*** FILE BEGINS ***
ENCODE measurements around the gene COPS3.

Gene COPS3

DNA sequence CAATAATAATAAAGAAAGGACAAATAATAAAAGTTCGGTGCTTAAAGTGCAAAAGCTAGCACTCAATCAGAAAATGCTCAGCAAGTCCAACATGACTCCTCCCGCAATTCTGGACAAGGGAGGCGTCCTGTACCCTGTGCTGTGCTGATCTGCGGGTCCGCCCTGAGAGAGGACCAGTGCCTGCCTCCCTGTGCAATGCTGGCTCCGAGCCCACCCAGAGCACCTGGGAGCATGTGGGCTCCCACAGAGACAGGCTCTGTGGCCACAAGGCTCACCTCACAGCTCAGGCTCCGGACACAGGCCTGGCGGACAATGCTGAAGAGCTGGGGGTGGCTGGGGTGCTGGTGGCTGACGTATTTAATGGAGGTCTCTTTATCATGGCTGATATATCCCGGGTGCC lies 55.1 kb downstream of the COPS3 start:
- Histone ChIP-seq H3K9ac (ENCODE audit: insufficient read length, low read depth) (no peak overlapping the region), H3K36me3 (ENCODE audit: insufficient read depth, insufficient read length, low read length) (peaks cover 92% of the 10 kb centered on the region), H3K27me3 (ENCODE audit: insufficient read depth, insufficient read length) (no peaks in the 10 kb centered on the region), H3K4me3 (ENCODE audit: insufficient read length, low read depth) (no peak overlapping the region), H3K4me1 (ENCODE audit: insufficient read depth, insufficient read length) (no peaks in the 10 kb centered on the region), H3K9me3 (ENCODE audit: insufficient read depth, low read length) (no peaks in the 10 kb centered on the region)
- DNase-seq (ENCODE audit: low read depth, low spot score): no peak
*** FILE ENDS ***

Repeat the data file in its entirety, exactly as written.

ENCODE measurements around the gene COPS3.

Gene COPS3

DNA sequence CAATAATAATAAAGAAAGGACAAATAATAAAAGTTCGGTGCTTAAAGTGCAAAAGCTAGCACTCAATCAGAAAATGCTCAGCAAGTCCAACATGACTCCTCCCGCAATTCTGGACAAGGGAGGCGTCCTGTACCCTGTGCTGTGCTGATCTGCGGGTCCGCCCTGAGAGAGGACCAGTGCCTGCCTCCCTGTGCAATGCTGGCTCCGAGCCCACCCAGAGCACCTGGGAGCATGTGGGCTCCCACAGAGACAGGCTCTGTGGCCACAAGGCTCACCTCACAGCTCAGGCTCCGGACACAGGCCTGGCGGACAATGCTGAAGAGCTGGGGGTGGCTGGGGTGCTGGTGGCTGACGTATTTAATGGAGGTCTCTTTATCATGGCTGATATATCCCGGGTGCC lies 55.1 kb downstream of the COPS3 start:
- Histone ChIP-seq H3K9ac (ENCODE audit: insufficient read length, low read depth) (no peak overlapping the region), H3K36me3 (ENCODE audit: insufficient read depth, insufficient read length, low read length) (peaks cover 92% of the 10 kb centered on the region), H3K27me3 (ENCODE audit: insufficient read depth, insufficient read length) (no peaks in the 10 kb centered on the region), H3K4me3 (ENCODE audit: insufficient read length, low read depth) (no peak overlapping the region), H3K4me1 (ENCODE audit: insufficient read depth, insufficient read length) (no peaks in the 10 kb centered on the region), H3K9me3 (ENCODE audit: insufficient read depth, low read length) (no peaks in the 10 kb centered on the region)
- DNase-seq (ENCODE audit: low read depth, low spot score): no peak